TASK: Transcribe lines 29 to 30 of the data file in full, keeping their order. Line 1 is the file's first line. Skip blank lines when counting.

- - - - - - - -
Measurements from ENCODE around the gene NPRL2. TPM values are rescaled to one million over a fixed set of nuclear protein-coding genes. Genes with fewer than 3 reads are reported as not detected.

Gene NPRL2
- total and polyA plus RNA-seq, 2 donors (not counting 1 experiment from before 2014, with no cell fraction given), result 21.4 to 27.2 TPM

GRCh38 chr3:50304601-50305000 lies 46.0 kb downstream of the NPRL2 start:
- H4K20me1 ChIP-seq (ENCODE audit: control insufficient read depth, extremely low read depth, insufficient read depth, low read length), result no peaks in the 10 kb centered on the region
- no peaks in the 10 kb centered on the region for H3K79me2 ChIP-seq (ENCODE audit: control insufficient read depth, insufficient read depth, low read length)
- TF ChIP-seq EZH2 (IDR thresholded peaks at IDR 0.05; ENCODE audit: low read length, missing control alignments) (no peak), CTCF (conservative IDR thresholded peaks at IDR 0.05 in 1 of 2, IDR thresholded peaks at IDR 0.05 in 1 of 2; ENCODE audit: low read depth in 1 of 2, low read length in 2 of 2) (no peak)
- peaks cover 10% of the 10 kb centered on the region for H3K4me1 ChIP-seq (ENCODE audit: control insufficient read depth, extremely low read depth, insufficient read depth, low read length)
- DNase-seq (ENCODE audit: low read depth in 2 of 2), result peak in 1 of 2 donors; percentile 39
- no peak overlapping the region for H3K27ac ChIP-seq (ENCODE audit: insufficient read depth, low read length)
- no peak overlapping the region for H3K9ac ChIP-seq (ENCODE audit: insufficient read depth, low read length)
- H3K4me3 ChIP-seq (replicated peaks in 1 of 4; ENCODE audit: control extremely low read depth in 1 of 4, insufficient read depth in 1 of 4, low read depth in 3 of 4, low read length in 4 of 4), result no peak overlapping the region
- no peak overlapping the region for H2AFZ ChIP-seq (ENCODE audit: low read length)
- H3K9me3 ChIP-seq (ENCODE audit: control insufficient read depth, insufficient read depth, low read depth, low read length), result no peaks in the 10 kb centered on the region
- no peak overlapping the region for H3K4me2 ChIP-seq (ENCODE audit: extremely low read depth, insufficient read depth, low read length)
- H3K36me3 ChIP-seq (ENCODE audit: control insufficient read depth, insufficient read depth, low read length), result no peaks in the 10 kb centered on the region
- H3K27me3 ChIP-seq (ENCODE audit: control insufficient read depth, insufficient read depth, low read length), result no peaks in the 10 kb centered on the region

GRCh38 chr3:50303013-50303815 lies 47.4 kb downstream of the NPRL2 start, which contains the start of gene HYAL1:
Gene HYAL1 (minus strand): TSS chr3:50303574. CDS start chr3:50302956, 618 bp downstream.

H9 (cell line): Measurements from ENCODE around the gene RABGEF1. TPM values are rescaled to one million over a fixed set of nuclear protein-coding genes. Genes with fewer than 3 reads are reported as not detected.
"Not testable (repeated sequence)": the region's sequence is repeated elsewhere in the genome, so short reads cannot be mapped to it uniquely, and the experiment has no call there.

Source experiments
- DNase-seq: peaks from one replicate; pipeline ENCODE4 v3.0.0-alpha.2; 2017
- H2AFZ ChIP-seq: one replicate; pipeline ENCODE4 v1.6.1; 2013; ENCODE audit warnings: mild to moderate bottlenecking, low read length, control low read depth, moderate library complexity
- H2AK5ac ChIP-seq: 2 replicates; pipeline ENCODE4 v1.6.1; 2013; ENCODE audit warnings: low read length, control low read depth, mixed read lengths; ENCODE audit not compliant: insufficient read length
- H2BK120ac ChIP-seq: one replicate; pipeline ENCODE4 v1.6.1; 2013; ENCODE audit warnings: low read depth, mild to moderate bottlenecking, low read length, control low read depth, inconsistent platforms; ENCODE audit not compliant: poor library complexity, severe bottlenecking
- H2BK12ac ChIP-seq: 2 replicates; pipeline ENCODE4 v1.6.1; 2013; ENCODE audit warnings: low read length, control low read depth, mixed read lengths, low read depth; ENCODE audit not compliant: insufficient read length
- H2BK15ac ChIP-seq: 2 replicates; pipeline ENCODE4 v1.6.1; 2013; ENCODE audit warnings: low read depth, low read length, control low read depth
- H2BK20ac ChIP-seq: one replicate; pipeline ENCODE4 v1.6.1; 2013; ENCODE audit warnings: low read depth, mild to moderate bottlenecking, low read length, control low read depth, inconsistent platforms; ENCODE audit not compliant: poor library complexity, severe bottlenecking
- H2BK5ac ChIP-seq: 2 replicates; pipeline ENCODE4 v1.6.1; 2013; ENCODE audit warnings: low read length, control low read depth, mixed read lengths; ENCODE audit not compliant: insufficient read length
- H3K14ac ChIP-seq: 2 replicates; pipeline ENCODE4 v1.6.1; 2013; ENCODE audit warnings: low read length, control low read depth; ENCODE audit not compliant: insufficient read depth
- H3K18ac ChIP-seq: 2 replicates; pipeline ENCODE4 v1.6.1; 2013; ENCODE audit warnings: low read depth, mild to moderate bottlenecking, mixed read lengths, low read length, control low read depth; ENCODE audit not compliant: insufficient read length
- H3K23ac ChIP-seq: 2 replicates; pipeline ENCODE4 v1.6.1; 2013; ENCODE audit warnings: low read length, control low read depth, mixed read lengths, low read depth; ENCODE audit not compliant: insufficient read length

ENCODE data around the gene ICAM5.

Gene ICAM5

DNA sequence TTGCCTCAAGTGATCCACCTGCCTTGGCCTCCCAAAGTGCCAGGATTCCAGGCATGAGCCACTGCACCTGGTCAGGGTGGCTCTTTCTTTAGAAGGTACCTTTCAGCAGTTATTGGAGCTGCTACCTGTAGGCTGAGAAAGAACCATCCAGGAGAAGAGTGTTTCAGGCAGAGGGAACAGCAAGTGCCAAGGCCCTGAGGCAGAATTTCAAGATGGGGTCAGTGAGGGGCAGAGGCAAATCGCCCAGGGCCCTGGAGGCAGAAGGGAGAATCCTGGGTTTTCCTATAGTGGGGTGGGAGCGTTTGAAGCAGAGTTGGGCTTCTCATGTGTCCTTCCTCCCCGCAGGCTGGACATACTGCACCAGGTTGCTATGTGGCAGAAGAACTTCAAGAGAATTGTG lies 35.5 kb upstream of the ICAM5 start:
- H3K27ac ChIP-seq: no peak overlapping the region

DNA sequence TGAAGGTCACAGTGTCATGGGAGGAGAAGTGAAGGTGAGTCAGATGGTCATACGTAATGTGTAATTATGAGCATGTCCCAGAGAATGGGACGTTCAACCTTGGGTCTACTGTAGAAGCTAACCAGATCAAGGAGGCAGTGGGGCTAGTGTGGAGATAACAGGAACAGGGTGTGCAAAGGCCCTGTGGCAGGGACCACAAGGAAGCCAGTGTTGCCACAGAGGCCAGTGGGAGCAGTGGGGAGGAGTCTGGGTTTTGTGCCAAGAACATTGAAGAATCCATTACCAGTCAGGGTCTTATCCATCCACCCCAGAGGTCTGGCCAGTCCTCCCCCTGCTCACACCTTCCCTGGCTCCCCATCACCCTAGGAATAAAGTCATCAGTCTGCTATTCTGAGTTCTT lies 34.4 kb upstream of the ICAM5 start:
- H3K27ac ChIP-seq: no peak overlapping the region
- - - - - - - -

- H2BK20ac ChIP-seq: one replicate; pipeline ENCODE4 v1.6.1; 2013; ENCODE audit warnings: low read depth, mild to moderate bottlenecking, low read length, control low read depth, inconsistent platforms; ENCODE audit not compliant: poor library complexity, severe bottlenecking
- H2BK5ac ChIP-seq: 2 replicates; pipeline ENCODE4 v1.6.1; 2013; ENCODE audit warnings: low read length, control low read depth, mixed read lengths; ENCODE audit not compliant: insufficient read length